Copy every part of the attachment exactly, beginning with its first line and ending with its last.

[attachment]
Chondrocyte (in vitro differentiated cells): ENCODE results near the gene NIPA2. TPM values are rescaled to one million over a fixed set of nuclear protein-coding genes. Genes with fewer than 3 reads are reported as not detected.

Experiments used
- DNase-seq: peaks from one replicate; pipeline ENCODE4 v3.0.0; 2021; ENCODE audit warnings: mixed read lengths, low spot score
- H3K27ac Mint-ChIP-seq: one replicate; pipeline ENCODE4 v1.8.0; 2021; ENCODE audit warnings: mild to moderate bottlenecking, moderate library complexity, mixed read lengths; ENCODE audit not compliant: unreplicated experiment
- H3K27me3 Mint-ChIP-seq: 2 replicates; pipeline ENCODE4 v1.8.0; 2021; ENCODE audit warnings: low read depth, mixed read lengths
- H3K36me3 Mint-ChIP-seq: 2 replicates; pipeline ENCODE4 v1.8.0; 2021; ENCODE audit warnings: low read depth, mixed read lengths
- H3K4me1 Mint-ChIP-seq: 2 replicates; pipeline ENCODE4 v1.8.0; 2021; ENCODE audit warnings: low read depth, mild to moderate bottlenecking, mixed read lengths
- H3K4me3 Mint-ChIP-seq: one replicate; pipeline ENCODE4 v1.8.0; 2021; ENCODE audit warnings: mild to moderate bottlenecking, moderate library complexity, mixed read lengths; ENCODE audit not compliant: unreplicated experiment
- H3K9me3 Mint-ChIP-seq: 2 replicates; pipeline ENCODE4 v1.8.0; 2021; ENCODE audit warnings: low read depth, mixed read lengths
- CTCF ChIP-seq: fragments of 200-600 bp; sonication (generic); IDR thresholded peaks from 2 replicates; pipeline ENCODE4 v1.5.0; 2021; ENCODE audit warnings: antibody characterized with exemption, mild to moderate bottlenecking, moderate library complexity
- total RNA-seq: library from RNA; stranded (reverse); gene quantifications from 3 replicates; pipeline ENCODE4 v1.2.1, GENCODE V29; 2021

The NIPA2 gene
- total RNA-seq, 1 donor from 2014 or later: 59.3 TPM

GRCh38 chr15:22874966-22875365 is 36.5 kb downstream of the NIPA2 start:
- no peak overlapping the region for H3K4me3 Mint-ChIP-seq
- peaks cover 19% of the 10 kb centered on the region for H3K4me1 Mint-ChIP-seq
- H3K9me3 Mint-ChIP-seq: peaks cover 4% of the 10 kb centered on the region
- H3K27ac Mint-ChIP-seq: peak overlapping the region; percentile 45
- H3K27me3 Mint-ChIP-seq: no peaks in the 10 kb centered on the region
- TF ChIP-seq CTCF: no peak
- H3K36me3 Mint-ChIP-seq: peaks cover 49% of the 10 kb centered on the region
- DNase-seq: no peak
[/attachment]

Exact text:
Chondrocyte (in vitro differentiated cells): ENCODE results near the gene NIPA2. TPM values are rescaled to one million over a fixed set of nuclear protein-coding genes. Genes with fewer than 3 reads are reported as not detected.

Experiments used
- DNase-seq: peaks from one replicate; pipeline ENCODE4 v3.0.0; 2021; ENCODE audit warnings: mixed read lengths, low spot score
- H3K27ac Mint-ChIP-seq: one replicate; pipeline ENCODE4 v1.8.0; 2021; ENCODE audit warnings: mild to moderate bottlenecking, moderate library complexity, mixed read lengths; ENCODE audit not compliant: unreplicated experiment
- H3K27me3 Mint-ChIP-seq: 2 replicates; pipeline ENCODE4 v1.8.0; 2021; ENCODE audit warnings: low read depth, mixed read lengths
- H3K36me3 Mint-ChIP-seq: 2 replicates; pipeline ENCODE4 v1.8.0; 2021; ENCODE audit warnings: low read depth, mixed read lengths
- H3K4me1 Mint-ChIP-seq: 2 replicates; pipeline ENCODE4 v1.8.0; 2021; ENCODE audit warnings: low read depth, mild to moderate bottlenecking, mixed read lengths
- H3K4me3 Mint-ChIP-seq: one replicate; pipeline ENCODE4 v1.8.0; 2021; ENCODE audit warnings: mild to moderate bottlenecking, moderate library complexity, mixed read lengths; ENCODE audit not compliant: unreplicated experiment
- H3K9me3 Mint-ChIP-seq: 2 replicates; pipeline ENCODE4 v1.8.0; 2021; ENCODE audit warnings: low read depth, mixed read lengths
- CTCF ChIP-seq: fragments of 200-600 bp; sonication (generic); IDR thresholded peaks from 2 replicates; pipeline ENCODE4 v1.5.0; 2021; ENCODE audit warnings: antibody characterized with exemption, mild to moderate bottlenecking, moderate library complexity
- total RNA-seq: library from RNA; stranded (reverse); gene quantifications from 3 replicates; pipeline ENCODE4 v1.2.1, GENCODE V29; 2021

The NIPA2 gene
- total RNA-seq, 1 donor from 2014 or later: 59.3 TPM

GRCh38 chr15:22874966-22875365 is 36.5 kb downstream of the NIPA2 start:
- no peak overlapping the region for H3K4me3 Mint-ChIP-seq
- peaks cover 19% of the 10 kb centered on the region for H3K4me1 Mint-ChIP-seq
- H3K9me3 Mint-ChIP-seq: peaks cover 4% of the 10 kb centered on the region
- H3K27ac Mint-ChIP-seq: peak overlapping the region; percentile 45
- H3K27me3 Mint-ChIP-seq: no peaks in the 10 kb centered on the region
- TF ChIP-seq CTCF: no peak
- H3K36me3 Mint-ChIP-seq: peaks cover 49% of the 10 kb centered on the region
- DNase-seq: no peak